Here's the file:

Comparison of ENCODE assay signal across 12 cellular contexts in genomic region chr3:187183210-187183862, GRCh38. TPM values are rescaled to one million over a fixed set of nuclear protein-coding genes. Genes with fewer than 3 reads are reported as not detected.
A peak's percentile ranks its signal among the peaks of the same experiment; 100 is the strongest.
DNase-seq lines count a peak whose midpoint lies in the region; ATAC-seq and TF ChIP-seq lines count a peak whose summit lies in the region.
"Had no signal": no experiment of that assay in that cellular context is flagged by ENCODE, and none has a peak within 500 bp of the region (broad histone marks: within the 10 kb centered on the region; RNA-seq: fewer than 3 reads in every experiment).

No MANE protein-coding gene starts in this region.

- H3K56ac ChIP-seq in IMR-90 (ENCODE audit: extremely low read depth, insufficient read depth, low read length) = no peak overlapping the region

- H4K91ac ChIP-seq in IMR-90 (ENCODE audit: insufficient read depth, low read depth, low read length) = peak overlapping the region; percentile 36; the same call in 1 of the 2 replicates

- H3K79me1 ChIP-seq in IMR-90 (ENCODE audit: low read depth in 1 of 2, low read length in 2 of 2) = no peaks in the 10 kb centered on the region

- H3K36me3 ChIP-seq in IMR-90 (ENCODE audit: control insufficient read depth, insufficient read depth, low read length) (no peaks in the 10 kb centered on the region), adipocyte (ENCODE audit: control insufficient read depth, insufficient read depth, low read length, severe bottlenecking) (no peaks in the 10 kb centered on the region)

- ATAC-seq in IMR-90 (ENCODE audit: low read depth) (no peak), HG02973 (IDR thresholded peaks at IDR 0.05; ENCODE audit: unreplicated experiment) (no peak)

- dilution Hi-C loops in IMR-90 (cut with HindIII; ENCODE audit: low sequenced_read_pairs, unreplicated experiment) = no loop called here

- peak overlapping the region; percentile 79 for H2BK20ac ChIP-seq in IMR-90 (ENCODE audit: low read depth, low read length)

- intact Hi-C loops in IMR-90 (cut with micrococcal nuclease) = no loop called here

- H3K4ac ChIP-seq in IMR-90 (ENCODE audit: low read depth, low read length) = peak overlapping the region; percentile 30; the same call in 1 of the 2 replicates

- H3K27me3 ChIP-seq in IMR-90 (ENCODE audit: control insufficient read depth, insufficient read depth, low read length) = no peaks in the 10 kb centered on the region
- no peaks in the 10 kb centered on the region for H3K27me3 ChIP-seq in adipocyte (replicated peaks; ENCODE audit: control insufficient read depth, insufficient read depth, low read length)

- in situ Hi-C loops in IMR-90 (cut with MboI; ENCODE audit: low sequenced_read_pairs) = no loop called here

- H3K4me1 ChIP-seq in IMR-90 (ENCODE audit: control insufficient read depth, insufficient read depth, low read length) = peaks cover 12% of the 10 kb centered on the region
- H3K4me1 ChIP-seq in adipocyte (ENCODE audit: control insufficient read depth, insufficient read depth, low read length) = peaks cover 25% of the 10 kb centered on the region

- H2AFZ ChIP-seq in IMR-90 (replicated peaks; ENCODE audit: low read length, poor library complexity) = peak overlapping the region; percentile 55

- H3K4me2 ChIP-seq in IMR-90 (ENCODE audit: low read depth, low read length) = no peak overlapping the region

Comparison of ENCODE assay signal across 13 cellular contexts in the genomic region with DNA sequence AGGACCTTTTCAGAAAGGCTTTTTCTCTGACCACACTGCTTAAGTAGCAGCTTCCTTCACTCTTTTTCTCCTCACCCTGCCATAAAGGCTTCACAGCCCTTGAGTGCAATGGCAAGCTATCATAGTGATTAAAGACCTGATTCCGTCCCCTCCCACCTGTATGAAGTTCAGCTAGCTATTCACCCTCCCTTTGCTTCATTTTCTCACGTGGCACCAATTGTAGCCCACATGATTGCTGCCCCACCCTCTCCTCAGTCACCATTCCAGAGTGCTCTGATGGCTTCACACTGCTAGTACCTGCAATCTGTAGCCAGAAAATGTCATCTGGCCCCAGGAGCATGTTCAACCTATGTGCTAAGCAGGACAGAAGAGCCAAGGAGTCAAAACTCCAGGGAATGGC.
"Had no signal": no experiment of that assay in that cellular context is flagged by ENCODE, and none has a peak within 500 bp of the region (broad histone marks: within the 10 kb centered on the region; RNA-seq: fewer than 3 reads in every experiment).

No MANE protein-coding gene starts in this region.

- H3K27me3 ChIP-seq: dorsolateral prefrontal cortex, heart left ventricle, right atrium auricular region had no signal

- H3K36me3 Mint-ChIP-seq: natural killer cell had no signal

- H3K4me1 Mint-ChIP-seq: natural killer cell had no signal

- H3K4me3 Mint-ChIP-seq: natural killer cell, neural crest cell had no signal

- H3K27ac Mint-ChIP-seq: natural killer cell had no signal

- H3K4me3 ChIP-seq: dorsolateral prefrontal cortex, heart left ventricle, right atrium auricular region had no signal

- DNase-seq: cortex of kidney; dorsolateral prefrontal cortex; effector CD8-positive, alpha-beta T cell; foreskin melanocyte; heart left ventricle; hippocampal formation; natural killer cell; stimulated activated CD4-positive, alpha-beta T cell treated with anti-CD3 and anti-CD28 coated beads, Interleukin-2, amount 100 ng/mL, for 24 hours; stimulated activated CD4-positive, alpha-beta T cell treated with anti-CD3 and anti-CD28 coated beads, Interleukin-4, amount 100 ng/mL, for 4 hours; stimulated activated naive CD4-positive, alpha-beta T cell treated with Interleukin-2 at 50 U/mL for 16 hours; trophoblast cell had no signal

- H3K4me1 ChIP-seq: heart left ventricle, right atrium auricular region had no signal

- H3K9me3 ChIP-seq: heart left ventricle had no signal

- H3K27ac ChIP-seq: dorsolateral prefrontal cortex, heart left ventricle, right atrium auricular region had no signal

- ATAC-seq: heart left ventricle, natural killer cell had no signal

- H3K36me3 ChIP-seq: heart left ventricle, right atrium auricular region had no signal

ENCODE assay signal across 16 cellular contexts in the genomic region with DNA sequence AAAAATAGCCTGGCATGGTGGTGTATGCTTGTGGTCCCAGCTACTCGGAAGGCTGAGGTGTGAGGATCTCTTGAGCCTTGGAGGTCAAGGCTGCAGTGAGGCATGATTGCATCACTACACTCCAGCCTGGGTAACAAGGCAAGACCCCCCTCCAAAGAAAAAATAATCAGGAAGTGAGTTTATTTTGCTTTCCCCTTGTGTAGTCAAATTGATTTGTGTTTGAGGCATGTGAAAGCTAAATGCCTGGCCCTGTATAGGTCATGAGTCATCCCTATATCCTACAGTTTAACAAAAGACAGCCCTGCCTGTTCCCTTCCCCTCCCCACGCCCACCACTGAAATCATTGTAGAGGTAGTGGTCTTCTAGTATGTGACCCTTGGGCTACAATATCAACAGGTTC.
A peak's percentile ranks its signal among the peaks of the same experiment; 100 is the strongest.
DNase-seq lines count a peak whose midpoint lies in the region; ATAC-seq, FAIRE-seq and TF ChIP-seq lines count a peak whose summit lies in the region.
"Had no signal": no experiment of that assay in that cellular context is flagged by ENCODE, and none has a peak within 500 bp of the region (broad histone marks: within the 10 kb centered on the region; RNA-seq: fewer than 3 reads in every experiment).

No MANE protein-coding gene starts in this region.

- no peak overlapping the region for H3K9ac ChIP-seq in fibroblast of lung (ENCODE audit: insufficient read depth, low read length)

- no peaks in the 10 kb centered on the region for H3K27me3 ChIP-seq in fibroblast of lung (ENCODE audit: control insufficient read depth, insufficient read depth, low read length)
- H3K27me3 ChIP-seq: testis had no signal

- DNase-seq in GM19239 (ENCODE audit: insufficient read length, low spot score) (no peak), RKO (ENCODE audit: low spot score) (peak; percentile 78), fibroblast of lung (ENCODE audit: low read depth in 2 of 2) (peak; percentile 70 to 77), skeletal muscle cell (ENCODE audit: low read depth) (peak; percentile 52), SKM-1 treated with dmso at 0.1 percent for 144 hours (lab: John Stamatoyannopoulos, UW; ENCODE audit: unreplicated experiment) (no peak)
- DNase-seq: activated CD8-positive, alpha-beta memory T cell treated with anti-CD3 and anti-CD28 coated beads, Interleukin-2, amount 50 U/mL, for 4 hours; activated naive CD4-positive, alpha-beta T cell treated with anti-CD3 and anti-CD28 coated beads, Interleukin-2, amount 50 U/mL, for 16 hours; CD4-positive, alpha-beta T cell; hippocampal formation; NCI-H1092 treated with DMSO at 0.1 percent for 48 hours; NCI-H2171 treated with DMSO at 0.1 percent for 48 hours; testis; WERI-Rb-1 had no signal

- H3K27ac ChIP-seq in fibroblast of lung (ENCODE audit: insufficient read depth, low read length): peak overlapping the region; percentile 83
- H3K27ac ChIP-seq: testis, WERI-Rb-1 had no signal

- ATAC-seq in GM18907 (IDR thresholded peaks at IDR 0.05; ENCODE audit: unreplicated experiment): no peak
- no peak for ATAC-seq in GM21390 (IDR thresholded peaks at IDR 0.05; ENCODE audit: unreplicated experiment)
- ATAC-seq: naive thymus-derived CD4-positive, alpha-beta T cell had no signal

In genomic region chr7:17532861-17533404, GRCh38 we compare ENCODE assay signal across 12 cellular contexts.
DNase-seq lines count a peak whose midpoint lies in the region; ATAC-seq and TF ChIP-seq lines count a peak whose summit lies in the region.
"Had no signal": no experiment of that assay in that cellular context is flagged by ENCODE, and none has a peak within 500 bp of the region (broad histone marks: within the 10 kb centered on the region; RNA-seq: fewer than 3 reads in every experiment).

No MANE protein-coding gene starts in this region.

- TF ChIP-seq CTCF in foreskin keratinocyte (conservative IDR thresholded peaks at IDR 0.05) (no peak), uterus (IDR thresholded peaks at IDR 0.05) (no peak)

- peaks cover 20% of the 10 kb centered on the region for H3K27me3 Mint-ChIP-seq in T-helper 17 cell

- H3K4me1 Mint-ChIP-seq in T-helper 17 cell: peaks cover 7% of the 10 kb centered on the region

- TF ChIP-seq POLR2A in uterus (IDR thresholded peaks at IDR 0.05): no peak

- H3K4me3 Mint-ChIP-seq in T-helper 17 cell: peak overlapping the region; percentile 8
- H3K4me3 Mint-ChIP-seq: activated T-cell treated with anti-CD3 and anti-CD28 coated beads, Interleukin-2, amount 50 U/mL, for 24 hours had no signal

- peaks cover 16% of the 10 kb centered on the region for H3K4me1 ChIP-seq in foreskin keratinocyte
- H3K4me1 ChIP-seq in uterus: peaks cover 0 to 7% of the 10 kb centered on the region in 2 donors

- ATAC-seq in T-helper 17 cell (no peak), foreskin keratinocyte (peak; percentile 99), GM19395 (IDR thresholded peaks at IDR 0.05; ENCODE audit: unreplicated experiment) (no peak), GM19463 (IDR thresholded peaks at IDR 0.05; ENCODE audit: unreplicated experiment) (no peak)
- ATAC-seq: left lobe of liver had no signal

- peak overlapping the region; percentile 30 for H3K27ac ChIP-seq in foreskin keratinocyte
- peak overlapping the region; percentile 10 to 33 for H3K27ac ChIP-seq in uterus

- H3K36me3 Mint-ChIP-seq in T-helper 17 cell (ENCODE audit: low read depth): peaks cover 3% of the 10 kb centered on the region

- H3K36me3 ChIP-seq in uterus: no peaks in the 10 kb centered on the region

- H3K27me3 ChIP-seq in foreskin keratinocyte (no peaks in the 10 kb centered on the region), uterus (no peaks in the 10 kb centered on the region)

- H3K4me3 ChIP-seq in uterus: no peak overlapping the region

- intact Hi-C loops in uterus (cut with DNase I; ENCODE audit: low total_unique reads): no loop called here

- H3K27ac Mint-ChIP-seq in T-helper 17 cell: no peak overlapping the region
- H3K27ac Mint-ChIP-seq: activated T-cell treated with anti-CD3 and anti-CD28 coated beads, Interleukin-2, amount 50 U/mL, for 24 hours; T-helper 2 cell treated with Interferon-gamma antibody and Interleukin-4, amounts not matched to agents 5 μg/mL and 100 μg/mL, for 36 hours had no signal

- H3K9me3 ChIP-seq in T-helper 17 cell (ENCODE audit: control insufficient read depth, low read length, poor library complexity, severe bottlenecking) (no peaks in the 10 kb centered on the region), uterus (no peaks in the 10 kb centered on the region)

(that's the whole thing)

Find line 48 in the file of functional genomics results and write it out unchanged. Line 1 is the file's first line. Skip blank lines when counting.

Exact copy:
- H3K27ac ChIP-seq: testis, WERI-Rb-1 had no signal